Only a handful of people are actually wearing the single hottest fashion item for Spring 2010. It's not being mass-produced. It's barely sold in stores. It'll run you up to $10,000, and that's if you can get your hands on a pair. Which you can't.
Alexander McQueen's "armadillo boots," those giant claw-like pedi-crustaceans that lifted models a foot off his Paris catwalk last fall, are unquestionably the oddest and most brilliant thing to come out of couture in recent memory. Beer heiress and Steven Klein muse Daphne Guinness has a pair. So does Barbie. Lady Gaga, who first wore the gem-encrusted hooves in her "Bad Romance" video, can't seem to take them off.
In its sheer exorbitant inimitability, the armadillo is the Avatar of shoes.
Not since Jean Paul Gaultier strapped his infamous cone bra on Madonna in the 1990s has such a defiantly impractical wardrobe item become a cultural touchstone.
At a time when most news out of the fashion world revolves around the ill effects of a down economy—labels folding, stores closing, once-great houses like Christian Lacroix now struggling to survive—it's nice to see a designer make something that towers so high above the bottomline. Who cares if you can't buy or walk in them? This is art.
"It's almost like having a Brancusi on your feet," says Guinness, who wore a tan-colored set to a party in November celebrating the 15th anniversary of NARS cosmetics. They were four sizes too big, she says, but surprisingly comfortable. "I know it sounds bizarre. They look difficult but they aren't. They're not heavy. They're very, very deceptive and very clever." The editors of British Vogue disagreed, blogging about their efforts to take a stroll in the boots, which ended when they "miserably failed to make it further than the Vogue fashion cupboard."
McQueen, a London-based designer who has always had a flair for the avant garde, debuted the shoes in a collection called "Plato's Atlantis" and inspired by Charles Darwin's On the Origin of Species, among other sources. An early Twitter adopter, McQueen teased the shoes for weeks with dispatches lobbed out from earlier stages of the creative process: "HUBBLE PALLET," "NEBULA," "MEDUSA," he tweeted in rapid succession on Sept. 21; "The Creationist?" on September 22; and finally, on September 24, "Today we Christened…The Armadillo." The world finally got a look at the mammoth boots when McQueen became the first major designer to live-stream his runway show on October 6. It was the ultimate democratic experience of high fashion: Everyone could see them, no one could have them.
In all, 21 pairs of the shoes exist—20 from the runway show and one additional—and good luck if you want a pair. According to a McQueen press officer, most have already been sold to private collectors, "people who understood they are pieces of art rather than just 'shoes.'" The company has been inundated with requests and is now considering auctioning off what few pairs remain, "for charity purposes." They range in price from $3,900 to $10,000, depending on the material and embroidery, according to a clerk at the New York McQueen store.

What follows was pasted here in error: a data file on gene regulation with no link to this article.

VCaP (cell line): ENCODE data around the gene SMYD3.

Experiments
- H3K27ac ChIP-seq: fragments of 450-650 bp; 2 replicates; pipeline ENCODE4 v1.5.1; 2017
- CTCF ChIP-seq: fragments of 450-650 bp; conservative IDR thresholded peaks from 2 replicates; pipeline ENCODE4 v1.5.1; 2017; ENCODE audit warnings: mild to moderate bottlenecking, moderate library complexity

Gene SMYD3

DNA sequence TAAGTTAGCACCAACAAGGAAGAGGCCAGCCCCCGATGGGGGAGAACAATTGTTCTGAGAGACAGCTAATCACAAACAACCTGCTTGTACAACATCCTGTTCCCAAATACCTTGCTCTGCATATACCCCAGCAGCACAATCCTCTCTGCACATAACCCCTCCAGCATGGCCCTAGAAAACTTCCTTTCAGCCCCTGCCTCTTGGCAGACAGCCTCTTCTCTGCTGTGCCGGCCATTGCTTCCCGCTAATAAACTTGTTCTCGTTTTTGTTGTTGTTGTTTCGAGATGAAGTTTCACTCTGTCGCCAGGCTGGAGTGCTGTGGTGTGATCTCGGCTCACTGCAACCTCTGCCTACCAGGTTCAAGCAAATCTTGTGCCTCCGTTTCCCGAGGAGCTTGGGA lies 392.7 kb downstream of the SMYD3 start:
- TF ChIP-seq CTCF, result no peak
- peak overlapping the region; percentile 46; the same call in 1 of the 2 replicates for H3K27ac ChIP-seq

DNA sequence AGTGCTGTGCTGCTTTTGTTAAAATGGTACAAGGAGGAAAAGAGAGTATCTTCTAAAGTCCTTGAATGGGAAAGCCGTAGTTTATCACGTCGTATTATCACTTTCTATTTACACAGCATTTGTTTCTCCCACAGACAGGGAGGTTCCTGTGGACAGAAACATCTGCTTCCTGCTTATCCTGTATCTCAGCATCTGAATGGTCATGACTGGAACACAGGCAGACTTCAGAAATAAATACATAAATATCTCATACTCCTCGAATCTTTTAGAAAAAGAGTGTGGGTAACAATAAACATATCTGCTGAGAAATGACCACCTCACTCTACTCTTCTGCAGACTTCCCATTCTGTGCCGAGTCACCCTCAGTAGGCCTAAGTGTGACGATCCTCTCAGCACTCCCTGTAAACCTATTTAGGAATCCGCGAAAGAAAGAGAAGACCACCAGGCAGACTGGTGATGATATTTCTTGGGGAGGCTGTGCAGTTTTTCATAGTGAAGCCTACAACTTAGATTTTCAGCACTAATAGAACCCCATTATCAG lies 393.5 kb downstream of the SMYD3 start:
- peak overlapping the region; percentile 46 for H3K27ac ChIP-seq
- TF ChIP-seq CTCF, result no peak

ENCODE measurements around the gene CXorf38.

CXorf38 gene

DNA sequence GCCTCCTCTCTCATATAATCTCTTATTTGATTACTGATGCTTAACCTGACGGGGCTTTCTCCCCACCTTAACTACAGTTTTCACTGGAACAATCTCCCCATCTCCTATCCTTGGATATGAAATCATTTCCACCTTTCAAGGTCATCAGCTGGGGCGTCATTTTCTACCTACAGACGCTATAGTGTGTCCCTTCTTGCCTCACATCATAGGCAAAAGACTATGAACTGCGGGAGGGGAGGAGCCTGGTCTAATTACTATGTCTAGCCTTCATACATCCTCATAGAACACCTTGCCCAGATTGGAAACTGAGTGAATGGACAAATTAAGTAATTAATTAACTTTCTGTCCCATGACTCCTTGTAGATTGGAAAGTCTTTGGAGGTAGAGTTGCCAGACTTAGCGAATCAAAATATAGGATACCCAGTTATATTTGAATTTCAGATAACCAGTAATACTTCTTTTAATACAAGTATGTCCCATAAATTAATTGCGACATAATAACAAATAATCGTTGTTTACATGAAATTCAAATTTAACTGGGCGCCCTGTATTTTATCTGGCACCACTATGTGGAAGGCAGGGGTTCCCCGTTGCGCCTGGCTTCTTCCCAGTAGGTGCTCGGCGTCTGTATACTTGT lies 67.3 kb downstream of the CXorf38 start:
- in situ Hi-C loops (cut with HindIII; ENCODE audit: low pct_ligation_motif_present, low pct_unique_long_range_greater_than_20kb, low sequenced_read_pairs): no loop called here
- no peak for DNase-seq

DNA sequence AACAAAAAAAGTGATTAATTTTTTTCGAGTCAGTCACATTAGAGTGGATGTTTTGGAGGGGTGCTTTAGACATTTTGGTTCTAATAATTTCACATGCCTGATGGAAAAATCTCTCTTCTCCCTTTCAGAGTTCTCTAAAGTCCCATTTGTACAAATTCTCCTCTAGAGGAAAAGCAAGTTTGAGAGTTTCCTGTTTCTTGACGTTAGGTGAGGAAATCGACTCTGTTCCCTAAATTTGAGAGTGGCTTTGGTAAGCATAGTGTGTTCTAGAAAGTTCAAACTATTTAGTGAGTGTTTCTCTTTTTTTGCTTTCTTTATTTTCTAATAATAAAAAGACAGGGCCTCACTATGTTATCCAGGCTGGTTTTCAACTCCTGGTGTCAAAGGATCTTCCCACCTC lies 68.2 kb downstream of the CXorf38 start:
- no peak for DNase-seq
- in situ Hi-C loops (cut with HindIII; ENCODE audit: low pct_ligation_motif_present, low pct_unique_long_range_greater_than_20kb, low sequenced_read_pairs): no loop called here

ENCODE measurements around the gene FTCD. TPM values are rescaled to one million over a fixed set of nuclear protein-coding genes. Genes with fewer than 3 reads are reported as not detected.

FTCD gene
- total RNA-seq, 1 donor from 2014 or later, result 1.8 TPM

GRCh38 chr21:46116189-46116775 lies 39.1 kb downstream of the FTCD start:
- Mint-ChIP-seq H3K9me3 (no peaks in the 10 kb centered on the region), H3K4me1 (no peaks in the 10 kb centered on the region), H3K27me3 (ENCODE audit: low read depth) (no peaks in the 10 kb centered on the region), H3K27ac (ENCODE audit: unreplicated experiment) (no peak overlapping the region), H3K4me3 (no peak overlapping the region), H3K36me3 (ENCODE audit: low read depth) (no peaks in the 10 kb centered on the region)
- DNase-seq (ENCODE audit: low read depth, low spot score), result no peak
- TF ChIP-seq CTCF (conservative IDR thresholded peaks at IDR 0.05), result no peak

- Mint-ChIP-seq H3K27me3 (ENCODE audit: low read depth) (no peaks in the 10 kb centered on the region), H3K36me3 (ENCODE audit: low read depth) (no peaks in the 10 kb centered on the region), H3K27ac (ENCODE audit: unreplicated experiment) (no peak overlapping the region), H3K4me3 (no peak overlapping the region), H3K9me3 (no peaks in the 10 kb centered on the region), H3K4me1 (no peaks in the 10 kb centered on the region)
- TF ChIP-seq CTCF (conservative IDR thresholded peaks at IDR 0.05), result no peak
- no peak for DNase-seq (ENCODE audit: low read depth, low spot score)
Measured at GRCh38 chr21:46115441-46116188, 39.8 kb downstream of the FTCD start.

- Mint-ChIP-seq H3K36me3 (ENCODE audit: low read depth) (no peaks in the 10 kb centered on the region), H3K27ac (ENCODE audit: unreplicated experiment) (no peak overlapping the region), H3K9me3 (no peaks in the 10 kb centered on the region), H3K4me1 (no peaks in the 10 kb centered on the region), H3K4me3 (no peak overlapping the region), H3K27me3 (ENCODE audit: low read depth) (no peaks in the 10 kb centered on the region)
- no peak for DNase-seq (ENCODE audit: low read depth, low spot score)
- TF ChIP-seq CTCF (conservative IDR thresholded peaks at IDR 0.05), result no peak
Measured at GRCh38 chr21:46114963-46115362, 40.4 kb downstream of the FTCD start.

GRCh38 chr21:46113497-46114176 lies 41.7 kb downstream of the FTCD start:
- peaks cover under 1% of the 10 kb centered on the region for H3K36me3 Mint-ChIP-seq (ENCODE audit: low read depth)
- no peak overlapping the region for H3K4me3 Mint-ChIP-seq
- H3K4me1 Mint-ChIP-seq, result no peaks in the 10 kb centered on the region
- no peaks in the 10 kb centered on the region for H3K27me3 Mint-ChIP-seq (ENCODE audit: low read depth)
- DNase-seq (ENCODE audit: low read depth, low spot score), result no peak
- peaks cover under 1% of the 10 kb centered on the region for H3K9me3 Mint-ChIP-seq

Each pair of armadillos was hand-made in Italy, in an elaborate process that spanned five days and involved 30 people, using material from three suppliers and passing through three factories. The heel is 24 cm high, or nearly 10 inches. They are, in the words of a representative for one down-market shoe company that does a healthy business "adapting" high-end styles just beyond the reach of copyright law, "not knock-offable." In its sheer exorbitant inimitability, the armadillo is the Avatar of shoes.
(And McQueen knows from knock-offs. Two days after debuting the armadillo, he filed a lawsuit against Steven Madden Ltd., accusing the mass-market shoe purveyor of ripping off the Faithful bootie from his fall collection.)
In the months since their debut, the shoes have had a polarizing effect, drawing jeers from some who find them offensively impractical and raves from most corners of the fashion world. The New York Times called them a case in which "form topples function." New York Magazine found them to be "beautiful hooflike monsters." Women's Wear Daily had one word: "scary." That no models fell during the runway show was generally taken as a miracle.
"To me, it's beauty and the beast," says Beth Dincuff Charleston, a fashion historian at Parsons The New School for Design. "It's almost like they're orthopedic or corrective. It's scientific. It's fashion design but it takes into account an awareness of the body that's beyond even most brilliant designers." She compares the armadillo's current cultural moment to Yves Saint Laurent's groundbreaking use of see-through fabrics in the 1970s and Issey Miyake's molded plastic bustiers.
None of this is to say the boot is remotely sexy. But neither is natural selection, the melting of the polar ice caps, the return of humanity to the same primordial sea from which we emerged. After his show, McQueen told The New York Times that he had no interest in "playing it safe" in these uncertain times, that "the world needs fantasy, not reality." That he gave us a $10,000 dystopian fantasy about the outer limits of evolution is of a piece with his usual genius. That these crazy shoes have become a hit with a 23-year-old pop princess and her legions of admirers should be taken as a good sign: Not everything is cheap or cute, not even now.
"My boyfriend does not like that sort of thing, and I think that is where there are clothes that please men or conservative tastes, and there are these other explorations," Guinness says. "I imagine the conflict with these types of pieces lies in the question, 'Is fashion art?' To which I would reply, 'Yes.'"
Rebecca Dana is a senior correspondent for The Daily Beast. A former editor and reporter for The Wall Street Journal, she has also written for The New York Times, The New York Observer, Rolling Stone and Slate, among other publications.